A liberal arts education provides a great space for learning to have those uncomfortable conversations, Sattler says.
“At St. Olaf, I felt really supported and encouraged to try new things, take classes that weren’t necessarily in my wheelhouse, and learn from the people around me.”Rachel Sattler ’03
“At St. Olaf, I felt really supported and encouraged to try new things, take classes that weren’t necessarily in my wheelhouse, and learn from the people around me,” she says. “It wasn’t one experience that directed me toward this career path, but it was more a sense of collective interest in creating a culture that emphasizes fellowship and community, and also learning about yourself and learning about others around you so that you have an awareness about how you fit into the world and how you can impact the world. And I think that was what shaped my willingness to take risks and try different things in my career.”
Renée Jones Schneider ’01 * Alumni Achievement Award
Renée Jones Schneider ’01 took the road less traveled on her journey to becoming an award-winning multimedia photographer for the Minneapolis Star Tribune.
Unlike many of her colleagues, she didn’t attend journalism school or pursue internships at large newspapers as an undergraduate. Instead, she majored in studio art and took a wide range of liberal arts courses.
It gave her a unique perspective and a different eye for photos that quickly propelled her professional career forward. After graduating from St. Olaf, Jones Schneider started working at small newspapers and connecting with other journalists. By age 24, she had landed a job as a photojournalist at the Star Tribune.
“Brian Peterson is a famous photojournalist, and at the Star Tribune they paired me up with him as my mentor — it was a ‘pinch me’ moment. I mean, he was my idol and now he was my mentor,” she says.
For two years Jones Schneider worked alongside Peterson, and he looked at all her photo takes and provided feedback.
“I remember one time he was looking at some of my photos and he was like, ‘Why didn’t you follow this photo?’ It was kind of an odd photo, and he’s like, ‘Why didn’t you work that more?’ And I said, ‘I think I just took that with my hip by accident.’ And he said, ‘Well, those happy mistakes you should look in, lean into them more.’ So he really opened my mind to seeing past my instincts and pushing for me to see things differently.”
“For me, the experience of taking photos is much more interesting than the results. I love going out and meeting people. I love just experiencing all walks of life and different situations. It’s been such a gift in my life.”Renée Jones Schneider ’01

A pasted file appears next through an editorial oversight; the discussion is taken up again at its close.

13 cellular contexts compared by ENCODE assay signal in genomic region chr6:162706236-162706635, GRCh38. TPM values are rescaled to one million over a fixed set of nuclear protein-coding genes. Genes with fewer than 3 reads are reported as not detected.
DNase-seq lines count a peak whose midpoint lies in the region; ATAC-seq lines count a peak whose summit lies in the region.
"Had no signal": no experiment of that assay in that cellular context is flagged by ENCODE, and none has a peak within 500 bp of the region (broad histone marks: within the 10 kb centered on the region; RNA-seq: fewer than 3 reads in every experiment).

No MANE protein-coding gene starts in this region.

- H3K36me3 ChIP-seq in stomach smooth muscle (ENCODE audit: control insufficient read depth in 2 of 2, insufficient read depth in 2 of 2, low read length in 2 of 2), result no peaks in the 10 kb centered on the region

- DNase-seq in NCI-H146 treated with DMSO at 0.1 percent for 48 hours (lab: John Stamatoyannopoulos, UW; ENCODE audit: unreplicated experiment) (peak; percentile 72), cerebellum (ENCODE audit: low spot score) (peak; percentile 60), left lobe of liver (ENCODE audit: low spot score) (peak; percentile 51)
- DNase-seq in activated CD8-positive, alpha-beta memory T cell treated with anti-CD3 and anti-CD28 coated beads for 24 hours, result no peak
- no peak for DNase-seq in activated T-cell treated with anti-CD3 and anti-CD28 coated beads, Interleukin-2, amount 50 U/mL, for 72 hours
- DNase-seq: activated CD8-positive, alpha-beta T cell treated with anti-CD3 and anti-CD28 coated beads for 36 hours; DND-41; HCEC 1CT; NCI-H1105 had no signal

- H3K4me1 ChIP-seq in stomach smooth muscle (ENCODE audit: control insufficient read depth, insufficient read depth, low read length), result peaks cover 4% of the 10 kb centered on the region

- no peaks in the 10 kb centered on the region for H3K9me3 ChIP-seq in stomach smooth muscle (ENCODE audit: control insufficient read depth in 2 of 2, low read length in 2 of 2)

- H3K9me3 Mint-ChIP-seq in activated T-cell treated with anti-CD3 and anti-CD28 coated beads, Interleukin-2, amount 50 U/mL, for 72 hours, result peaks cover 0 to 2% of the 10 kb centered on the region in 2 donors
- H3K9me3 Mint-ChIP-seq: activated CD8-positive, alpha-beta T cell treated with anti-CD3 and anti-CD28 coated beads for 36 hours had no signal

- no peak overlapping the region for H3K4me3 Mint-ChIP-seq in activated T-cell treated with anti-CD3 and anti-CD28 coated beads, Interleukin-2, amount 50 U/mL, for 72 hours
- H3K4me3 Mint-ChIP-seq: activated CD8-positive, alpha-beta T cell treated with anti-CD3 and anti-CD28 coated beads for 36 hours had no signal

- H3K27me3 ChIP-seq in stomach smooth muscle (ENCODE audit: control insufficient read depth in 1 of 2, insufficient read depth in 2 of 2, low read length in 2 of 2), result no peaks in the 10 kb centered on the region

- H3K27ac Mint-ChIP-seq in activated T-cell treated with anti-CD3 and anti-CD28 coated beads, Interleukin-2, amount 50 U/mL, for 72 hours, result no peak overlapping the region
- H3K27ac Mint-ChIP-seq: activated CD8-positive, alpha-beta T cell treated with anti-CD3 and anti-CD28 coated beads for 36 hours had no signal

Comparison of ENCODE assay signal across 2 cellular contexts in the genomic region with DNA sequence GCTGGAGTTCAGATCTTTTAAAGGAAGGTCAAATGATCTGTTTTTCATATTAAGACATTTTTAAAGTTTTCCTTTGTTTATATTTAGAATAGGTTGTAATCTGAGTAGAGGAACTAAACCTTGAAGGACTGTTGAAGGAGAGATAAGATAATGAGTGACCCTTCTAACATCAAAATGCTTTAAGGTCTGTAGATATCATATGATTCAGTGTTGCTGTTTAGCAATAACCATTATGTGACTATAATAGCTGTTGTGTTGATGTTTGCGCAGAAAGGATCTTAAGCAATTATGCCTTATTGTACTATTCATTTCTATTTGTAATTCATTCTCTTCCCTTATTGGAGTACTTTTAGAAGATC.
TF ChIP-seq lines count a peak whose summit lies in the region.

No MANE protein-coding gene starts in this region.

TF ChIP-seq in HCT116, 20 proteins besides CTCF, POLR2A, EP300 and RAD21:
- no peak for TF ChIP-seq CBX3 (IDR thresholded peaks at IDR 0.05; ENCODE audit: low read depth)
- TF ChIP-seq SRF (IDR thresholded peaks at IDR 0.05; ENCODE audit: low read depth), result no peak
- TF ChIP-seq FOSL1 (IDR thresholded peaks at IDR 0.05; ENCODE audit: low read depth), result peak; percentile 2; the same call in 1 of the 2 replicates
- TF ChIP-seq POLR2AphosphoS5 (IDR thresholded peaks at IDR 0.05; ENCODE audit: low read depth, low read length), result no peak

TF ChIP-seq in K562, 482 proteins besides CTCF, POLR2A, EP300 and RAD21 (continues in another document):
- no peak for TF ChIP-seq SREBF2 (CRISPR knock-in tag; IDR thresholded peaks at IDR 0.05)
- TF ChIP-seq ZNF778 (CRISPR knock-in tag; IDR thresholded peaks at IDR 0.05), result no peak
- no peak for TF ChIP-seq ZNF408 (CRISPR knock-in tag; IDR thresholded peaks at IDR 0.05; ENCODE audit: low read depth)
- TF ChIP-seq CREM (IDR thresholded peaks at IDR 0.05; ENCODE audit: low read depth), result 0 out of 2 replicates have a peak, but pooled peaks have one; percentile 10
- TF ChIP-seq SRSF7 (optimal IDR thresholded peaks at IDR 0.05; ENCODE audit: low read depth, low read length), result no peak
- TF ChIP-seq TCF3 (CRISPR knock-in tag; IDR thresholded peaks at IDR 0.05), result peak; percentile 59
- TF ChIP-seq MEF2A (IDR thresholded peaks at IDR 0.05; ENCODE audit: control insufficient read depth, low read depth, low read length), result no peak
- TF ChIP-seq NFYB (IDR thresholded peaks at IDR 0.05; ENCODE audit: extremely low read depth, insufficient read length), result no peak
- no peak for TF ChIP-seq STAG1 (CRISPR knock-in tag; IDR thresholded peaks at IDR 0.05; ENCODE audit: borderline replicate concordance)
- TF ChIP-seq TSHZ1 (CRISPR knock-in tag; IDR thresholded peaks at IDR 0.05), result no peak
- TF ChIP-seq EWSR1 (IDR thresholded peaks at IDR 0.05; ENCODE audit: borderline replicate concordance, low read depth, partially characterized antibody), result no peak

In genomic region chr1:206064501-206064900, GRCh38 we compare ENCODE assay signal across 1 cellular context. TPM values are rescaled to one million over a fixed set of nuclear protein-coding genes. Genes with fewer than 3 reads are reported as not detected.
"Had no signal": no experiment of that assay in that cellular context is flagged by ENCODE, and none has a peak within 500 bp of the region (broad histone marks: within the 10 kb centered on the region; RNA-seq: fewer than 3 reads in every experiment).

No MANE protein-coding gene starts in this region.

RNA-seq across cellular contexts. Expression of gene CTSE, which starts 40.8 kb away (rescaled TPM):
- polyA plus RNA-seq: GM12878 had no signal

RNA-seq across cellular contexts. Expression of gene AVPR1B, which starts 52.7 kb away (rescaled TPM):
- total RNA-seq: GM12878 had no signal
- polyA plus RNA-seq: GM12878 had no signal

A liberal arts background, combined with mentorship from photojournalists like Peterson, have led Jones Schneider to an impactful 20-year career at the Star Tribune. Her long-term projects, shooting both video and stills, include stories examining why so few rape and sexual assault victims in Minnesota get justice, farming deaths, radicalization, the decline of honeybees, and Minnesota’s broken special education system. She was named Journalist of the Year in 2016 in the Society of Professional Journalists Minnesota Chapter, won several Upper Midwest Emmys, and received a World Press Award in 2004. Her work on the story “Denied Justice” was a finalist for the 2019 Pulitzer Prize for Local News, and she was part of the Star Tribune’s 2021 Pulitzer Prize for Breaking News for coverage of the murder of George Floyd and its aftermath.
“I’m passionate about what I do,” Jones Schneider says. “For me, the experience of taking photos is much more interesting than the results. I love going out and meeting people. I love just experiencing all walks of life and different situations. It’s been such a gift in my life. So for me it’s more just the experience of photography that’s really rewarding.”
A decade ago Jones Schneider also became interested in documentary filmmaking, and began working on video projects. “Now there are new things like drone photography, and so photography is always changing,” she says. “I like to say that my job is all about variety. Every day is something different. I never really photograph the same thing twice.”
Variety is one of the things that Jones Schneider appreciated about a liberal arts education, too. She took a range of classes on the Hill, sought out mentors, and leaned into hands-on learning opportunities.
“I grew up with dyslexia, so education has always been tough for me. Although I was very interested in traditional education areas like science and English, I never really felt like I succeeded. It was very challenging for me. So I never seriously considered anything except visual arts or some kind of arts. Something that was hands-on for me,” she says.
“Everything good that’s ever happened to me, I really had to push myself to do that. So what I like to tell people is ‘Just be brave.'”Renée Jones Schneider ’01
Leaning into her strengths and challenging herself, Jones Schneider says, is what eventually led her into her dream career.
“Everything good that’s ever happened to me, I really had to push myself to do that,” she says. “So what I like to tell people is ‘Just be brave.'”